Now My Phone Can Say “Fuck”!

Expletive DeletedThis is literally the best fucking news I’ve heard all day. As you know, I recently got my very first smart phone. And it has been nice. There are a number of things I can do on the phone that I just couldn’t before. And now I can browse the web with a reasonable amount of ease. But by far, the biggest change has been that I can use the Android Voice-to-Text feature, which allows me to speak my text messages. It’s very nice.

There was just one problem. You all know what a foul mouthed motherfucker I am. And the Voice-to-Text features censors my language. It isn’t bad if it is a simple “fuck,” because every can figure out what “f***” means. But what about “m***********”? Any ideas? If you do have an idea, it’s because I used the word earlier in his paragraph: motherfucker. But okay, I suppose that I could deal with that kind of thing. But recently, I said to my phone, “I know you don’t like to be sexualized.” It was in reference to a tweet a friend of mine had received that I figured she would not appreciate. And the phone spit back, “I know you don’t like to be s*********.” Since when is “sexualized” a naughty word?

This led me to the extreme measure of picking up a copy of Android Phones for Dummies. In general, I have found the Dummies series to be rather good and at a decent amount of depth. I was pleased the book did deal with the issue, “Uttering f*** words.” But other than saying that the phone does it, there was nothing. Well, there was this:

Your phone knows a lot of blue terms, including the infamous “Seven Words You Can Never Say on Television,” but apparently the terms crap and damn are fine. Don’t ask me how much time I spent researching this topic. [Emphasis very much mine! -FM]

Well, I wasn’t fucking interested in which words I couldn’t say. I was interesting in stopping the fucking phone from saying things that I clearly wanted to say. After all, I could use “mom” curse words or say “stupid” instead of “fucking.” If I say “fucking” it is because I fucking what the fucking phone to fucking text it that fucking way! Also Dan Gookin didn’t explain to me that it wasn’t just naughty words that were off limits but the entire discussion of sex, apparently. This is a book that was published in 2012. So it’s pretty recent. Remember that.

So I threw the book aside and I turned to Google. I searched for, “stop voice input censoring android.” And the first thing that came up was an article from LifeHacker, Stop Android’s Voice-to-Text from Blocking Swear Words. That article was published in 2011, so clearly it was around for Mr Gookin to find, but I suspect that Mr Gookin is just fine with censoring. Computer books are usually written by people whose ethical complexity started and ended with learning not to cheat at four-square.

The procedure is laid out in the article, but it is trivial. Go to your base phone setup. Go to “Voice input and output.” Then go to “Voice regognition settings.” And there you will find “Block offensive words.” Touch it to turn the fucking thing off. And never go back!

Afterword

The book Android Phones for Dummies seems pretty good overall. I don’t want to put down the book generally. But it amazes me that the author would take all that time to learn about the feature but not learn how to shut it off.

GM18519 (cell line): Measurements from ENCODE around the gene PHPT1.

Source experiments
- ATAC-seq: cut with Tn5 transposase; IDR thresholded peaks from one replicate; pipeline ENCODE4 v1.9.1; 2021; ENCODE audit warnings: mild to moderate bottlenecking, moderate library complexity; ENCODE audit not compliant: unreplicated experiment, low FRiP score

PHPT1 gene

Wilhelm Wien and Blackbodies

Wilhelm WienIt seems the worse my mood gets, the worse the birthdays I have to choose from get. I’ve heard it said that depression is anger targeted inward. I don’t think that’s true. But I do find I have a curious combination of depression and anger. I think you can see that anger in everything I’ve written today. I don’t expect this article to be especially angry. Just short.

On this day in 1832, Horatio Alger was born. He was a very popular writer in the 19th century. He wrote what is charitably called “crap.” Typical kind of story: poor boy goes to rich man’s house in search of employment; rich man has a dog that immediately takes to the poor boy; rich man hires him because of the dog, and it is up, up, and away for the poor boy’s prospects, who probably ends up marrying the rich man’s daughter. It’s exactly the kind of stories that the people wanted to believe during the Gilded Age and exactly the kind of stories the rich wanted the poor to be reading. Today, “Horatio Alger” is a synonym for any kind of unbelievable rags to riches story. In general, we don’t see such stories in their pure form because we are a much more cynical people. (For good reason!) There have been times when there were jobs for the asking. There were times when what most of the Republican Party now believes was true: if you aren’t working, you aren’t trying hard enough. Sorry folks, that’s now no more true than the statement, “Horatio Alger was a great writer!”

Comedian Bill Bailey is 50 today. I know him from Black Books. But he’s a very good stand-up comedian. This bit is pretty funny:

Other birthdays: Dutch landscape painter Jan van Goyen (1598); Italian poet Metastasio (1698); composer Vasily Kalinnikov (1866); biologist Ross Granville Harrison (1870); inventor of my least favorite game Risk, Albert Lamorisse (1922); actor and dancer Gwen Verdon (1925); comedian Charles Nelson Reilly (1931); writer Edmund White (74); actor Julia Louis-Dreyfus (53); actor Penelope Ann Miller (50); and I’m sure a fine actor but he annoys me, Orlando Bloom (37).